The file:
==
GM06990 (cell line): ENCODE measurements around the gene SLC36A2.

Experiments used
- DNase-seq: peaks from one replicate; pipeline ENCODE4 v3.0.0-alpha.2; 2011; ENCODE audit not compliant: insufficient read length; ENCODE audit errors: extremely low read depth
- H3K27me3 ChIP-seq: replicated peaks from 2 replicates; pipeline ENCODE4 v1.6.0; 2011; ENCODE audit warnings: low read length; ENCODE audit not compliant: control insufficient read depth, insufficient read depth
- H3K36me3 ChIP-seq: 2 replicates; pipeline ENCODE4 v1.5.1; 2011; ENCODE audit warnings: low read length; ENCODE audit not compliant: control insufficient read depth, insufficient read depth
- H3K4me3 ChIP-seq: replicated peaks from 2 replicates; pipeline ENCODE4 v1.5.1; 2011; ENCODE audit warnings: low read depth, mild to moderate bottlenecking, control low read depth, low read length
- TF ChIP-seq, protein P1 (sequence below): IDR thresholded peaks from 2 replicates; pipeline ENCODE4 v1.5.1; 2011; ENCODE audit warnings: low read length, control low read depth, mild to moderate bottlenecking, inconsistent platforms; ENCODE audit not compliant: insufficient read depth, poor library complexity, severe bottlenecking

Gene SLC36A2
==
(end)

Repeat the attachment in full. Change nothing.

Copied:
GM06990 (cell line): ENCODE measurements around the gene SLC36A2.

Experiments used
- DNase-seq: peaks from one replicate; pipeline ENCODE4 v3.0.0-alpha.2; 2011; ENCODE audit not compliant: insufficient read length; ENCODE audit errors: extremely low read depth
- H3K27me3 ChIP-seq: replicated peaks from 2 replicates; pipeline ENCODE4 v1.6.0; 2011; ENCODE audit warnings: low read length; ENCODE audit not compliant: control insufficient read depth, insufficient read depth
- H3K36me3 ChIP-seq: 2 replicates; pipeline ENCODE4 v1.5.1; 2011; ENCODE audit warnings: low read length; ENCODE audit not compliant: control insufficient read depth, insufficient read depth
- H3K4me3 ChIP-seq: replicated peaks from 2 replicates; pipeline ENCODE4 v1.5.1; 2011; ENCODE audit warnings: low read depth, mild to moderate bottlenecking, control low read depth, low read length
- TF ChIP-seq, protein P1 (sequence below): IDR thresholded peaks from 2 replicates; pipeline ENCODE4 v1.5.1; 2011; ENCODE audit warnings: low read length, control low read depth, mild to moderate bottlenecking, inconsistent platforms; ENCODE audit not compliant: insufficient read depth, poor library complexity, severe bottlenecking

Gene SLC36A2